Östling’s primary motive seems to be a critique of the postwar hegemonic discourse in Sweden, which is, of course, entirely justifiable. The concomitant effort to wash away the stain of Nazism from some of the political traditions of the Swedish right, however, is more problematic both in its intentions and in how it is attempted.
In Sweden after Nazism, Östling presents an elaborate theoretical framework for his study based on the ideas of the influential German historian Reinhart Koselleck. The selected cases and selection of evidence provided in the body of the book are chosen for the way they supposedly reflect this overarching intellectual superstructure. In Sweden, where most historians aspire to be included in the ranks of social scientists (who enjoy greater “scientific” legitimacy in general public opinion), such an approach raises few objections. For an Anglo-Saxon audience, however, where there is a stronger humanistic tradition in the historical profession, Östling’s at times limited empirical base—regardless of impressive theory—will likely raise questions about the extent to which his general conclusions have validity.
It is often unclear why one case is deemed representative, and few examples or explanations that run counter to his hypothesis are presented. For example, was the discrediting of German language education in Swedish schools as being tainted by Nazism entirely down to the shift in cultural orientation towards the Anglosphere? Or could it also have something to do with the fact that the Swedish state Schools Inspectorate had for many years up to 1945 actually employed a Reich German Nazi—SS-Strumbannführer Hermann Kappner—to oversee how German language and culture was taught to Swedish pupils? Similarly, the way in which the radical conservative intellectual Fredrik Böök is presented as being arbitrarily stigmatized after the war for pro-Nazi sympathies is presented in the context of how his scholarly production was derided on subjective, political grounds by the same societal hegemons like Herbert Tingsten who had attacked him for his politics before and during the war. Could one feasibly disentangle Böök’s political worldview from his post-1945 scholarly writings? His contemporaries would not think this possible, seeing as Böök never renounced his previously articulated political sympathies—which Östling also says.
There are a number of meaningful figures absent from Östling’s narrative. One is the liberal public intellectual Åke Thulstrup. Thulstrup helped shape the Swedish public discourse on Nazism and its Swedish supporters before the war, during it (e.g. with his 1941 book Fredrik Böök som politisk skriftställare), and afterwards, especially with Med lock och pock: Tyska försök att påverka svensk opinion 1933–45 (1962). This latter work is particularly interesting for Östling’s argument about stigmatization and exclusion of former Nazis, as Thulstrup apparently modified his manuscript following consultations with the aforementioned Kappner—one of the main actors of the book.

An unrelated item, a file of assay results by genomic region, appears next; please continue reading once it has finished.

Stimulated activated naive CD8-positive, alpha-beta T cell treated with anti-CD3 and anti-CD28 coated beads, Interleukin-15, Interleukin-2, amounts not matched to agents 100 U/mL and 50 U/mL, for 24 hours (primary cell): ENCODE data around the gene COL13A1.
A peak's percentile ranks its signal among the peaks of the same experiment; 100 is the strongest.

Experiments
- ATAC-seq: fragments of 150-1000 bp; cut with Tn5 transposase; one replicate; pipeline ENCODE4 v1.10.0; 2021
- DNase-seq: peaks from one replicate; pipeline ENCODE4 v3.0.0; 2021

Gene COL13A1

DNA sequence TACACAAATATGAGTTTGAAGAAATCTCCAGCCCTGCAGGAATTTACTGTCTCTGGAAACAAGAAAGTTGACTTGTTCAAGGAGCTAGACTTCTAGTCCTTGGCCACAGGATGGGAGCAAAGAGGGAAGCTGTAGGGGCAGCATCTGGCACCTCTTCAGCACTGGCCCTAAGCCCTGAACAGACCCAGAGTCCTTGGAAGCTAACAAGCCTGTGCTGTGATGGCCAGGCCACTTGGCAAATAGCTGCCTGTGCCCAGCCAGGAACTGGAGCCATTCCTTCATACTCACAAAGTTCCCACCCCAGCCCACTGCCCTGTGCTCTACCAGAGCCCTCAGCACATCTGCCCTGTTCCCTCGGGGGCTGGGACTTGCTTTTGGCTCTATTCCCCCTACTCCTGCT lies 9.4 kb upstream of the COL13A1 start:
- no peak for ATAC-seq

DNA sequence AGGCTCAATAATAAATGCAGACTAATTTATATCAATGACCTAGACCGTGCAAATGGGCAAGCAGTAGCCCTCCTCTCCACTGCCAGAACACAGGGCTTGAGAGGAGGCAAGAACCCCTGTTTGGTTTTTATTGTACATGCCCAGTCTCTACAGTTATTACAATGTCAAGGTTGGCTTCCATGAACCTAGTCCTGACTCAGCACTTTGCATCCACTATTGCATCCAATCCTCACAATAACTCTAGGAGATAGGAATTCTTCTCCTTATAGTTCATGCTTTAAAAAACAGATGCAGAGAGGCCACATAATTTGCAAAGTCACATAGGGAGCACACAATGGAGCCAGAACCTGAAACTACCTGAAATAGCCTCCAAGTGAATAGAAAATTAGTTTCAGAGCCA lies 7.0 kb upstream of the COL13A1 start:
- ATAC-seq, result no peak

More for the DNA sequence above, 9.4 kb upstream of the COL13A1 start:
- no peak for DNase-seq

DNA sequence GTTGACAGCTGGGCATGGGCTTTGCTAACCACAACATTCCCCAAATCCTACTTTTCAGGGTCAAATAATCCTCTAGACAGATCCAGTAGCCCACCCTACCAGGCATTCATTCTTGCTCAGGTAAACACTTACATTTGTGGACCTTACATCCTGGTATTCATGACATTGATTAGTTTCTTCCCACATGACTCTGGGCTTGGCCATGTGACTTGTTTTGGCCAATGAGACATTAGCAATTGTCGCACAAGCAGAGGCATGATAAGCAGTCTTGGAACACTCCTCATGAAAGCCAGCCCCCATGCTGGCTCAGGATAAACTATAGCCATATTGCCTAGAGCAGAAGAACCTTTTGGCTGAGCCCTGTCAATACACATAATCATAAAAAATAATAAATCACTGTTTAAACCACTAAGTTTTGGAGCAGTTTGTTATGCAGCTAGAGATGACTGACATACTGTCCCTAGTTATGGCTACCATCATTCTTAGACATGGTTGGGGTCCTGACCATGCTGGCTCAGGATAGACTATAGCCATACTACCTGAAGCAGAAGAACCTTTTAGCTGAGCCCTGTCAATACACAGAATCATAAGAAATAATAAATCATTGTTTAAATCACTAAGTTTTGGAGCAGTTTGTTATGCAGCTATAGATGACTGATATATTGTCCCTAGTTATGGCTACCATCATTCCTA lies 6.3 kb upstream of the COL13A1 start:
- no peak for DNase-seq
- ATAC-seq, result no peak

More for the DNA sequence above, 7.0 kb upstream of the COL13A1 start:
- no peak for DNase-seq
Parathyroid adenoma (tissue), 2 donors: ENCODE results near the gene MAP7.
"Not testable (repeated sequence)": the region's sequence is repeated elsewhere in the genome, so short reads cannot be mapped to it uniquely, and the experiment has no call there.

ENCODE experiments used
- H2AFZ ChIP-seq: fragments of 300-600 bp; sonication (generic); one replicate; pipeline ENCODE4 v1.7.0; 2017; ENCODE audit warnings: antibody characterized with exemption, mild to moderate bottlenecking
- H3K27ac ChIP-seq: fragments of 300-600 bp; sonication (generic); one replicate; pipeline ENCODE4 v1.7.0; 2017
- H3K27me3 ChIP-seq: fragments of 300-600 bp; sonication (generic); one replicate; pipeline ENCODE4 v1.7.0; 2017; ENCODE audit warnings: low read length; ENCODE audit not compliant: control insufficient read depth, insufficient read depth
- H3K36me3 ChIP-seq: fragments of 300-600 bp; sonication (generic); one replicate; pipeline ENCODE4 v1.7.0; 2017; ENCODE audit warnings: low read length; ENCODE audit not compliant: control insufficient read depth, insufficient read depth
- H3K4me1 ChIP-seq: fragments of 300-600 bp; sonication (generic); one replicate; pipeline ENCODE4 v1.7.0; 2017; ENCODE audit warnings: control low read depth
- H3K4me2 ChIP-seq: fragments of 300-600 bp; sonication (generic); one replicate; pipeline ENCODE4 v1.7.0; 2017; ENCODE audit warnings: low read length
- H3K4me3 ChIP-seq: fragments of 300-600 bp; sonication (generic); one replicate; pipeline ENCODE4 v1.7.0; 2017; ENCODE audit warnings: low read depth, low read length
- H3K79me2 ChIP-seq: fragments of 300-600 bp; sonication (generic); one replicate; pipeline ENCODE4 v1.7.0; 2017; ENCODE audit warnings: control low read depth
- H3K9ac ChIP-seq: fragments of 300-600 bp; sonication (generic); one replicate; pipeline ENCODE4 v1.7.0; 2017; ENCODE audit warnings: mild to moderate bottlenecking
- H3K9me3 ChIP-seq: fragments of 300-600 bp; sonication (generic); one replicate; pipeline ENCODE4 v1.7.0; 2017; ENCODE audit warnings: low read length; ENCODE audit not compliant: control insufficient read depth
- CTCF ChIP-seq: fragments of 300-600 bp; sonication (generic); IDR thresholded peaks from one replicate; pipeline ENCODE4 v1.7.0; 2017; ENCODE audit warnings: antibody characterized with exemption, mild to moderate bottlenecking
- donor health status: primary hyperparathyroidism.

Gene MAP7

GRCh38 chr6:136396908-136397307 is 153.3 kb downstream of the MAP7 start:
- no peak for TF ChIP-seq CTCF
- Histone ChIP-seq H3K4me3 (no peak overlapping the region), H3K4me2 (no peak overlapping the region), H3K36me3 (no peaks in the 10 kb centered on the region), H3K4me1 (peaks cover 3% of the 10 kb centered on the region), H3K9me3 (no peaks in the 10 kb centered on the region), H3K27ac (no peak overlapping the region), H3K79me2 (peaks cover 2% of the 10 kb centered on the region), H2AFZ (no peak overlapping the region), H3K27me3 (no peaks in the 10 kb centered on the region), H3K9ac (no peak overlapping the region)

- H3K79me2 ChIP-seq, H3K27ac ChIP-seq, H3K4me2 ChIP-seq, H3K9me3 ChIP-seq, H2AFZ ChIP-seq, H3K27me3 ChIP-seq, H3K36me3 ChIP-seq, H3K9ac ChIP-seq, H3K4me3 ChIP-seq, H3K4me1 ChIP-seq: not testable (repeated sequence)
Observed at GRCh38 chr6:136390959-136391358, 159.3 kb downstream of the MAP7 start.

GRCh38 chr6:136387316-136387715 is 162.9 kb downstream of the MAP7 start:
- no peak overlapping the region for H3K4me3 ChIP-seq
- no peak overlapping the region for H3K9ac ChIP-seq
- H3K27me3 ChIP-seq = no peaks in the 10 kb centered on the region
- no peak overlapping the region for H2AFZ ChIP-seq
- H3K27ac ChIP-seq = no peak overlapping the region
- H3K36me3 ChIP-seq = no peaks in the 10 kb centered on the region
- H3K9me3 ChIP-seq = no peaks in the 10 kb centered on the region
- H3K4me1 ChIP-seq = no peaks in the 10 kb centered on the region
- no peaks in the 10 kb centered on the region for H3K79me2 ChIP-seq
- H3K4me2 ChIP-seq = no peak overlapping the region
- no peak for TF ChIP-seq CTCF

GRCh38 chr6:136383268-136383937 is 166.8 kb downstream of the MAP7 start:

The radical conservative father of geopolitics, Rudolf Kjellén, is another interesting case—he overshadows Östling’s book, yet rarely appears explicitly. Östling mentions, for example, that Kjellén coined the term “national socialism” and has been portrayed as an antecedent of Nazi policies of Lebensraum. For anyone acquainted with Kjellén’s oeuvre, however, it is striking that Östling’s concept of the “Ideas of 1945”—to which he devotes a whole chapter—borrows heavily from Kjellén’s 1915 publication Die Ideen von 1914 and its criticism of the liberal–progressive “Ideas of 1789.” What Östling means by this intertextual wink to Kjellén remains unclear.
Sweden after Nazism is a challenging and thought-provoking book that analyses and questions aspects of the postwar consensus in Sweden. In its translation for an English-speaking audience, however, it is more likely to be seen as an interesting intellectual exercise and an essay that prompts more extensive empirical research than as a conclusive study and watershed in the historiography.

Matthew Kott

Uppsala University


  • Kjellén, Rudolf. 1915. Die Ideen von 1914: Eine weltgeschichtliche Perspektive. Translated by Carl Koch. Leipzig: S. Hirzel.
  • Östling, Johan. 2008. Nazismens sensmoral: Svenska erfarenheter i andra världskrigets efterdyning. Stockholm: Atlantis.
  • Thulstrup, Åke. 1941. Fredrik Böök som politisk skriftställare. Stockholm: Wahlström & Widstrand.
  • —. 1962. Med lock och pock: Tyska försök att påverka svensk opinion 1933–45. Stockholm: Bonnier.